By now, most people should be familiar with the dangers presented by phishing, with businesses investing significant time and resources into training their employees on how to identify and prevent incoming attacks.

In a bid to improve the security of user accounts, Multi-factor Authentication (MFA) has been widely adopted across organisations of all sizes, as a way of adding another layer of protection against would-be hackers.

Unfortunately, cyber criminals won’t be deterred by security enhancements, as they too have become more sophisticated in their approach, coming up with new ways to successfully dupe employees and access sensitive files.

Consent phishing has recently emerged as a new technique. It does not contain the telltale indicators of traditional phishing emails, which makes it harder for employees to detect.

Legitimate appearance

Consent phishing emails are dangerous because they look like authentic communications sent by a colleague. Instead of containing an easily detectable fraudulent link, the message appears to ask the recipient to press accept, to view a shared file.

The email seems legitimate, as it uses a Microsoft domain name and has a green tick in the corner, which usually indicates the communication is secure and trusted.

Feeling reassured and confident the email is not suspicious, the user automatically clicks accept. However, this has unwittingly granted the attackers permanent access to the recipient’s account, which cannot be corrected with a password change or MFA.

In fact, the email was seeking access approval rather than granting the user access to a file. Now, the hackers have the permissions needed to download, view and even delete sensitive data, with the ability to send emails from the victim’s account and forward incoming communications to themselves.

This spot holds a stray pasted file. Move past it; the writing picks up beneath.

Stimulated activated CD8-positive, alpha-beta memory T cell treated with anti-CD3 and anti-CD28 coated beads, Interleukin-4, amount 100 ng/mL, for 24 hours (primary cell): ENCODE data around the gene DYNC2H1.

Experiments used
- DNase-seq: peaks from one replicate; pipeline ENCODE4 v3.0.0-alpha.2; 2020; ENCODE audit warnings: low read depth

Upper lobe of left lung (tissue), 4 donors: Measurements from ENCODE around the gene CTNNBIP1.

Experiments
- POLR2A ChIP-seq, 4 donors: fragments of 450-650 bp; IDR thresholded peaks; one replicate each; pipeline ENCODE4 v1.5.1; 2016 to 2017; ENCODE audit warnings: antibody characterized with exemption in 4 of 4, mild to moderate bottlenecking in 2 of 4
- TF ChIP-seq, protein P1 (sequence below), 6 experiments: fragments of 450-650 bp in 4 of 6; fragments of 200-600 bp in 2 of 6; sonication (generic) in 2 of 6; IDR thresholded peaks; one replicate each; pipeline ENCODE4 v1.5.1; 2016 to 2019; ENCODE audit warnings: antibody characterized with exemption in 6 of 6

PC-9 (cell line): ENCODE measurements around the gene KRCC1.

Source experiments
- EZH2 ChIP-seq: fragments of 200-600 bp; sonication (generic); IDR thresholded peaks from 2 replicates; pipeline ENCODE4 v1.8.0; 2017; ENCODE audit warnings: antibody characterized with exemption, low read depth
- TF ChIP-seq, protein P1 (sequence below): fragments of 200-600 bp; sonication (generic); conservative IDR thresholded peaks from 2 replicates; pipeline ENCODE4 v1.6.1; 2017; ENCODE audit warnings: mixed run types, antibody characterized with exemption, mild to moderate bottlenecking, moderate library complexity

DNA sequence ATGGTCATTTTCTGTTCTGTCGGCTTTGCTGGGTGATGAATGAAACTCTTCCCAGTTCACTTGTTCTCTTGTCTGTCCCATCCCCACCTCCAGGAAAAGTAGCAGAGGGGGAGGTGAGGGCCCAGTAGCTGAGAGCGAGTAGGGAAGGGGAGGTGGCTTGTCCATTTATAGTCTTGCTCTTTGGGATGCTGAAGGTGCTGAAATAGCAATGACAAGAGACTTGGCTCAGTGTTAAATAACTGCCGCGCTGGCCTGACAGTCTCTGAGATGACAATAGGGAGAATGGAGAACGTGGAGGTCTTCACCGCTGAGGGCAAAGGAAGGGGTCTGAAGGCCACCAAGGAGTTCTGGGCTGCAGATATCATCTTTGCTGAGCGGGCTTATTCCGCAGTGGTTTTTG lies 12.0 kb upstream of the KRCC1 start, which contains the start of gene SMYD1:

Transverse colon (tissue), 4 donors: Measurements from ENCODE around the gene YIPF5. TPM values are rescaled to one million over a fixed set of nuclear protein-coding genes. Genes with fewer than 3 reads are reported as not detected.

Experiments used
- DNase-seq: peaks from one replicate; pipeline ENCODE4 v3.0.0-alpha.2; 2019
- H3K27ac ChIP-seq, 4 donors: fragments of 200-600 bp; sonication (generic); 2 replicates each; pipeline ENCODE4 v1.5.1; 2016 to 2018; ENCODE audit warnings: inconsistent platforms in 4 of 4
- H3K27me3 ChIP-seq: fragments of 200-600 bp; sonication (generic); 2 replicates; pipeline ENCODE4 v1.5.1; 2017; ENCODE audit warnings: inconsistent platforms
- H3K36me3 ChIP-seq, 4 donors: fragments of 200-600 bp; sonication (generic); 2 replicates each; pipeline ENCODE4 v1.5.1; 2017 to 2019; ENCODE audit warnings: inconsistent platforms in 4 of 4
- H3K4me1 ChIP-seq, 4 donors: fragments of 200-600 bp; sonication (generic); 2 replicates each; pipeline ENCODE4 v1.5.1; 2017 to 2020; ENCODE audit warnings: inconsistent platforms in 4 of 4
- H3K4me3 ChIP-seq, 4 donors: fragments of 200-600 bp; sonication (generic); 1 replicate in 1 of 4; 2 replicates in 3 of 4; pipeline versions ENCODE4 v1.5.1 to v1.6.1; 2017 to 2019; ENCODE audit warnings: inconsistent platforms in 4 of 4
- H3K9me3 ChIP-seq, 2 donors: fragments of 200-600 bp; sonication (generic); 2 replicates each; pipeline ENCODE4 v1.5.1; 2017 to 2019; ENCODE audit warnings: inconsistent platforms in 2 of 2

Future protection

Another damaging aspect of consent phishing is that there is no obvious way of immediately knowing you have become a victim. After pressing accept, you are not directed to a bogus website, but receive a simple message stating something like, ‘this page has expired’. Assuming it’s just another file recalled or gone missing, few think any more about it.

One way to find out what has happened, is to audit the apps you have approved, which most people are not in the habit of doing. To check which apps you have personally granted access to, you can check on Google Workspace and Microsoft 365.

With this type of attack on the rise, law firms must take steps to ensure consent phishing and whilst it’s not really feasible to ban users accessing third-party apps, it might be safer to let employees find and request apps, then wait for administrators to approve them.

Pre-approval for certain apps may also help streamline the entire process, whilst keeping the business and its data safe from hackers.